Market orders and other signed transactions on the BitShares blockchain are grouped into 10 second blocks by delegates. When buy and sell orders on the internal BitShares' market are matched, the highest buy orders are matched with the lowest sell orders and any BTS contained in the overlap are destroyed so that each party gets exactly what they paid for. The reason for this is twofold. Firstly, it prevents high frequency trading that attempts to insert an order between two placed orders to profit from the overlap, this is sometimes called "front running". It also makes it very costly for a large buyer or seller to quickly move the market by placing a large order far from the current market rate. Doing so would require the buyer or seller to pay the more expensive rate and lose any overlap with all orders their order is matched with. The destruction of BTS from the overlap of orders creates value for BTS holders as a whole by making the token more scarce. When there is significant demand to short sell assets at the price feed rate, the current BitShares system allows short sellers to offer interest to asset holders in exchange for priority in order matching. In this way, holders of market pegged assets can also collect an additional yield on their savings.Risk
The implementation of market pegged assets in the BitShares system is designed to minimize risk of loss to asset holders. Short positions are opened with collateral valued at three times the face value of the asset. The initial collateral is comprised of the BTS paid by the buyer for the asset and twice this amount of BTS contributed by the short seller. The collateral requirements and margin triggers were chosen conservatively to protect the holders of market pegged assets from volatility of the underlying collateral. Forcing short positions to cover every 30 days provides additional assurance of short term liquidity. Control over the price feed is distributed among over 50 separately elected delegates who compile information from multiple exchange sources. Despite such precautions, it is important to carefully explore risks of using the system. Risks can be broadly categorized as value risk, counterparty risk, or systemic risk.
Market pegged assets maintain their price parity due to being backed by collateral that has an established real world value. When the value of the collateral falls, the system is designed to react by driving the internal asset exchange to match the new real world exchange rate and trigger margin calls as necessary. However, there exists a possibility that the underlying asset used for collateral (BTS) drops in value so quickly the market pegged assets become under-collateralized. Often termed a "black swan event," this sudden and dramatic crash of BTS value could prevent the system from adjusting in time. In this event, the full amount of collateral is no longer sufficient to purchase the market pegged asset back at the new real exchange rate. In such an event, assets may trade below their face value. It is possible the market could recover if BTS regained value. It is also possible the market would need to be "reset" and asset holders forced to settle for BTS collateral worth less than the intended face value of their assets.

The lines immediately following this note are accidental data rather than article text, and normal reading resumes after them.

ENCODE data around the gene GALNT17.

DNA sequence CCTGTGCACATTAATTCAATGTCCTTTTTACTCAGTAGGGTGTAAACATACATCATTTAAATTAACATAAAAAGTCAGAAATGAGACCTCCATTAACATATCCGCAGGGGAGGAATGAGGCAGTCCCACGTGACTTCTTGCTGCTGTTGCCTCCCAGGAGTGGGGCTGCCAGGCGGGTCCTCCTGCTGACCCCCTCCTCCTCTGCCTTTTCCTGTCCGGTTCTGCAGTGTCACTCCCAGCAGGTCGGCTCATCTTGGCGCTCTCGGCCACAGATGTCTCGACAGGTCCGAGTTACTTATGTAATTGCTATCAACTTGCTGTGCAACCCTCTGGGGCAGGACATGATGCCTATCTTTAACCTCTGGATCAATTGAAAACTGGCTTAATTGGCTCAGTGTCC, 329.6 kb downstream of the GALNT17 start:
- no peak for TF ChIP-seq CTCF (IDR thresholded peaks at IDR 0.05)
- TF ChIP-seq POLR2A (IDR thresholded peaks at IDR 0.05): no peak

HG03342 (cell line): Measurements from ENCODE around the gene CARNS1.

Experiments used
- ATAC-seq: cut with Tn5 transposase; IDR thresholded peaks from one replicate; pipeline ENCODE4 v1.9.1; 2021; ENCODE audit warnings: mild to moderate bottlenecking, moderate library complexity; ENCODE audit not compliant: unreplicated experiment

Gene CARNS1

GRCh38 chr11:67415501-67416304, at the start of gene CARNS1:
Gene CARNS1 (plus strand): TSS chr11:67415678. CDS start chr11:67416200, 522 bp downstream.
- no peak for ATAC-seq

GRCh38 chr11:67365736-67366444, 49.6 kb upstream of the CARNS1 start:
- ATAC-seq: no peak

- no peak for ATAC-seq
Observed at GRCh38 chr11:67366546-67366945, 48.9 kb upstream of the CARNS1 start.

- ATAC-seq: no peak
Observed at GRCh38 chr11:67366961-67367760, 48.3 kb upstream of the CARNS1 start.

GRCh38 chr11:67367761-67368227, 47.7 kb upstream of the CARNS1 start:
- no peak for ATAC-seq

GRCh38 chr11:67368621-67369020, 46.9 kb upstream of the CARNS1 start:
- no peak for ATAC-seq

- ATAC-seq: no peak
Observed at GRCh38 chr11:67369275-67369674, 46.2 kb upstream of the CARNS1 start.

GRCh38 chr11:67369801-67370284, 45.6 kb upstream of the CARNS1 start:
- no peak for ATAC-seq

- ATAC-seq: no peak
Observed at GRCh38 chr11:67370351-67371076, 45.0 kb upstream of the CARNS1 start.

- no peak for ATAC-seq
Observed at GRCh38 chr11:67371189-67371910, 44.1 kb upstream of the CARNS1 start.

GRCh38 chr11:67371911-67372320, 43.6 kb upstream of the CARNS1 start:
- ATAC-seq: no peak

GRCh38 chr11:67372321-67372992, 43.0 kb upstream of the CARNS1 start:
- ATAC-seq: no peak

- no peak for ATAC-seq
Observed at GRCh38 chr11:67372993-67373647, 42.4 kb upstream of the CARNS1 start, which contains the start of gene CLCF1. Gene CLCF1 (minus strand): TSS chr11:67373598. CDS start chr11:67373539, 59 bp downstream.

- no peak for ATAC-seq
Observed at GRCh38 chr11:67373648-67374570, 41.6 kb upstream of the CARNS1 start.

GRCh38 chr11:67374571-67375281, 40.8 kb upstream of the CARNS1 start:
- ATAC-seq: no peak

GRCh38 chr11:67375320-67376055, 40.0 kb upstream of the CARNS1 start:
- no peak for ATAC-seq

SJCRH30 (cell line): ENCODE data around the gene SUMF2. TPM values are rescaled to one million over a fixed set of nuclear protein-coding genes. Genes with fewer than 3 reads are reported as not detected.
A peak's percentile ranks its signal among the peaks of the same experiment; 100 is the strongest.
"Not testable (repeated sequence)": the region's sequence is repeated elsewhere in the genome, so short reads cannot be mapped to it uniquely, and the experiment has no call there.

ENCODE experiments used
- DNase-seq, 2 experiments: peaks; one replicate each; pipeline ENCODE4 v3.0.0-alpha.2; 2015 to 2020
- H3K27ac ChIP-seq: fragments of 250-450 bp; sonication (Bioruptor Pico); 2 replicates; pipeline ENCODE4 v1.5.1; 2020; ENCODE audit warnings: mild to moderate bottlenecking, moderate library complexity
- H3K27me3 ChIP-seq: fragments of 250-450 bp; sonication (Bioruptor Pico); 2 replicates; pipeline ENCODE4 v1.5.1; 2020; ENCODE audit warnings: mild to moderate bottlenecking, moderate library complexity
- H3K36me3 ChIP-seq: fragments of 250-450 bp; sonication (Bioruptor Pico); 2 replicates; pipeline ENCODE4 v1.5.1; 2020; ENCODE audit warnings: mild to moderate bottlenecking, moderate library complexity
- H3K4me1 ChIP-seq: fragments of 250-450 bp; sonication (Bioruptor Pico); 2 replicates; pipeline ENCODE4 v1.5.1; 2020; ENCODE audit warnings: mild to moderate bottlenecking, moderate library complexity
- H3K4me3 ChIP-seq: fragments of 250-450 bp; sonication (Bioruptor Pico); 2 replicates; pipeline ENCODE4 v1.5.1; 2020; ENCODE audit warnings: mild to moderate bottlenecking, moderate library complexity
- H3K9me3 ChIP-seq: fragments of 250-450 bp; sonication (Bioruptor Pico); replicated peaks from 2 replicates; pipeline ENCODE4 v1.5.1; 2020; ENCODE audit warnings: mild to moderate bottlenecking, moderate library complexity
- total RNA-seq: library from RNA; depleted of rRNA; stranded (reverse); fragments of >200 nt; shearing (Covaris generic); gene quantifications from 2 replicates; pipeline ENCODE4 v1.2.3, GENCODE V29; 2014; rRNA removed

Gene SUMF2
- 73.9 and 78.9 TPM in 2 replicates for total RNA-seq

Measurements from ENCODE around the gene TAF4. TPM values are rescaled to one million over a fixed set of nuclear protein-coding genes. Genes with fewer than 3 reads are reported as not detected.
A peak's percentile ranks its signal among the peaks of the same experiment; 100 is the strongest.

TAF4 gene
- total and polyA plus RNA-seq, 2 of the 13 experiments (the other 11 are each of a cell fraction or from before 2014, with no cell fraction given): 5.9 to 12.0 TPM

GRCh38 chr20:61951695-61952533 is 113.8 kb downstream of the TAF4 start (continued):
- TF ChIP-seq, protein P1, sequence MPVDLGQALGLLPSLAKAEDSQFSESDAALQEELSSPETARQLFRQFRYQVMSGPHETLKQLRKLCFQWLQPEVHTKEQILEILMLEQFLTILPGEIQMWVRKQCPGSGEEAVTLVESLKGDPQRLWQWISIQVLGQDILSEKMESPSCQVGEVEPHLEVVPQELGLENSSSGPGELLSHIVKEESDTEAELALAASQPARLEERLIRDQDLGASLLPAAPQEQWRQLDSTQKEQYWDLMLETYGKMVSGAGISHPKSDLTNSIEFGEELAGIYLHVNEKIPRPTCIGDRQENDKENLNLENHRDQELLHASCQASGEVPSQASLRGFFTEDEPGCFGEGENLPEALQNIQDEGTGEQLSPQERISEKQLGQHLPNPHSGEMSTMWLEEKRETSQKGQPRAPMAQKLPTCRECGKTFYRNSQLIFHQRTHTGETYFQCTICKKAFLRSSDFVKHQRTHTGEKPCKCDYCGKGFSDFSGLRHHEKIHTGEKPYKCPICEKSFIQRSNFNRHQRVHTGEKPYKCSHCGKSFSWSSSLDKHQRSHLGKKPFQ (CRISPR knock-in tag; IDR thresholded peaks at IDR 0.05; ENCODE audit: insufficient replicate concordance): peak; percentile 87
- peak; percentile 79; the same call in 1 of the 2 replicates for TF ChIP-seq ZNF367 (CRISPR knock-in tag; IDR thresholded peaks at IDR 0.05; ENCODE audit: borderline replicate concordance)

Unlike many attempts to create a digital asset that tracks the dollar, market pegged asset are not an "I owe you" issued by any entity. For this reason, it does not rely on a specific counterparty to honor its value. Although manipulation risk occurs in any market, it is minimized by the open source and auditable nature of the BitShares system and carefully considered market rules. Some counterparty risk exists when buying market pegged assets on an external public exchange. The exchange must be trusted with customer funds for the time period they are deposited. It is not recommended that digital assets are stored on an exchange long term.
Systemic risk is a catch-all for other risks required to utilize the system. The primary risk is individuals are responsible for protecting the cryptographic private keys that sign transactions proving ownership of assets. These keys must be protected from theft or loss. This risk can be greatly reduced and virtually eliminated by following best practices. Systemic risk also includes the possibility of an overlooked fatal flaw in the open source software or the possibility of large scale failure of global network infrastructure.Outlook
BitShares market pegged assets are a viable open source alternative to the incumbent banking system. While certain risks have been outlined, no system is without risk. The current banking system allows private funds to be frozen or confiscated without consent, such as by court order. Banks and financial institutions are susceptible to insolvency. The availability and quality of banking service varies greatly throughout the world. BitShares brings publically auditable open source banking to anyone with access to the internet. Market pegged assets allow savers and spenders to choose preferred asset types. This brings flexibility and ease of use to the open source banking experience.